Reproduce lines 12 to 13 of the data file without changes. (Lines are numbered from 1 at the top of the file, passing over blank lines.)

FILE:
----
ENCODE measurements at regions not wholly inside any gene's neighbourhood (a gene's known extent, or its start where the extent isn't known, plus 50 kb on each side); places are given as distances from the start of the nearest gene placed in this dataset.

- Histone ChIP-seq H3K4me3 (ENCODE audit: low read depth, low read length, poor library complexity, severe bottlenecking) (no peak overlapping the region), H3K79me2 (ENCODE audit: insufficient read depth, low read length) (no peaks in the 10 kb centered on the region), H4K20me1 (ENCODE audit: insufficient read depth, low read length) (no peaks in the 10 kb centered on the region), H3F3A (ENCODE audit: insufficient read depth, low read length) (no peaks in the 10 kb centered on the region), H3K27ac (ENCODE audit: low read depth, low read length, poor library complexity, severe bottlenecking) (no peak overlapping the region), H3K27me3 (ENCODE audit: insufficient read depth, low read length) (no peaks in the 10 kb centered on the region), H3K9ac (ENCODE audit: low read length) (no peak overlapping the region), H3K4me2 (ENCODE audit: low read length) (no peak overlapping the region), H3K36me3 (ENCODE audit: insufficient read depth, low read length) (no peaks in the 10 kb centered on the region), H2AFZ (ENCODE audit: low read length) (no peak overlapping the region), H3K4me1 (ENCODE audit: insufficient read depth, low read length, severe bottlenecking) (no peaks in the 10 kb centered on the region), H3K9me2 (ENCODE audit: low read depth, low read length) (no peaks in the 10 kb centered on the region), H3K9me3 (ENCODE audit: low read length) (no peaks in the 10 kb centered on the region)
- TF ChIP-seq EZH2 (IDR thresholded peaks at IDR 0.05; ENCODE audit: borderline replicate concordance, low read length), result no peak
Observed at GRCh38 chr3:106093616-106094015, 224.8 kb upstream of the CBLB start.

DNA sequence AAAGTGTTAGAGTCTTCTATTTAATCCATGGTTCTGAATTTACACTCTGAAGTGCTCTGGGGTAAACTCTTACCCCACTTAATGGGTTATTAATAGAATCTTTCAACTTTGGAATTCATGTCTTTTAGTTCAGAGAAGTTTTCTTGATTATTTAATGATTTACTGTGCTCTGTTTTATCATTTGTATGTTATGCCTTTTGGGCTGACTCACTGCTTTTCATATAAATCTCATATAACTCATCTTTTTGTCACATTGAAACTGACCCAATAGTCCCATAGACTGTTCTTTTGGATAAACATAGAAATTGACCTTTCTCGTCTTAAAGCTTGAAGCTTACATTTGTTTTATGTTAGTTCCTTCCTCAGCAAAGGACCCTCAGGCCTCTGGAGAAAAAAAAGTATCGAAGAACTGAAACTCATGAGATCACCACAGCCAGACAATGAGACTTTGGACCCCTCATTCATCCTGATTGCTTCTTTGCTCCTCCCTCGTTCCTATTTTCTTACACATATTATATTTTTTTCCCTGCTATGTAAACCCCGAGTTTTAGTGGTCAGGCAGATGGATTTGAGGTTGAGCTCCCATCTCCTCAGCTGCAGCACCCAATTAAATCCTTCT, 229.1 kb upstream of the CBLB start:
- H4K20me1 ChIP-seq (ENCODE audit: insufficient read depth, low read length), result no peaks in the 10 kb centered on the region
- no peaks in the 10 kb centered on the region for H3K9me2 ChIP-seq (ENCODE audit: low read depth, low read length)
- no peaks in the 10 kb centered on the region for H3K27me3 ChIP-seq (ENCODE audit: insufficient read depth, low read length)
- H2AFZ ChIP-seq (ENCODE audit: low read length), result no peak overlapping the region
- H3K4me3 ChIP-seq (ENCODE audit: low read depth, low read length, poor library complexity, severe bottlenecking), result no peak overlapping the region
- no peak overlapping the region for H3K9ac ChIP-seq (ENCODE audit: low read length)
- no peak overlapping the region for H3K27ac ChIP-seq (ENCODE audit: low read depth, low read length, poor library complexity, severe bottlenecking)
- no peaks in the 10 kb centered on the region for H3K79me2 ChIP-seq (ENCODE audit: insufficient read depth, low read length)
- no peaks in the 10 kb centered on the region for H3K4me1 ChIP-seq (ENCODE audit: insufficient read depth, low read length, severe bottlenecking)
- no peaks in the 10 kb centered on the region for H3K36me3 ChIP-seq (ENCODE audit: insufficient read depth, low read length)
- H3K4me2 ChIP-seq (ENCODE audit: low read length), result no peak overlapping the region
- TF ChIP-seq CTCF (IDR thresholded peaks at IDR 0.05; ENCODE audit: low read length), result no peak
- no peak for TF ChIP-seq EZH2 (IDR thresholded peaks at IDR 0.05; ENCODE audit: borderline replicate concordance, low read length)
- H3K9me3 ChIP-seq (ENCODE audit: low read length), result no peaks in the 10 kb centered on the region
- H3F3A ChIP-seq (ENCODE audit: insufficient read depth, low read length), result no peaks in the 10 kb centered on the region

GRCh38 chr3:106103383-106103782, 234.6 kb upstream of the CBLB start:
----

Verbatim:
- no peak overlapping the region for H3K27ac ChIP-seq (ENCODE audit: low read depth, low read length, poor library complexity, severe bottlenecking)
- no peaks in the 10 kb centered on the region for H3K79me2 ChIP-seq (ENCODE audit: insufficient read depth, low read length)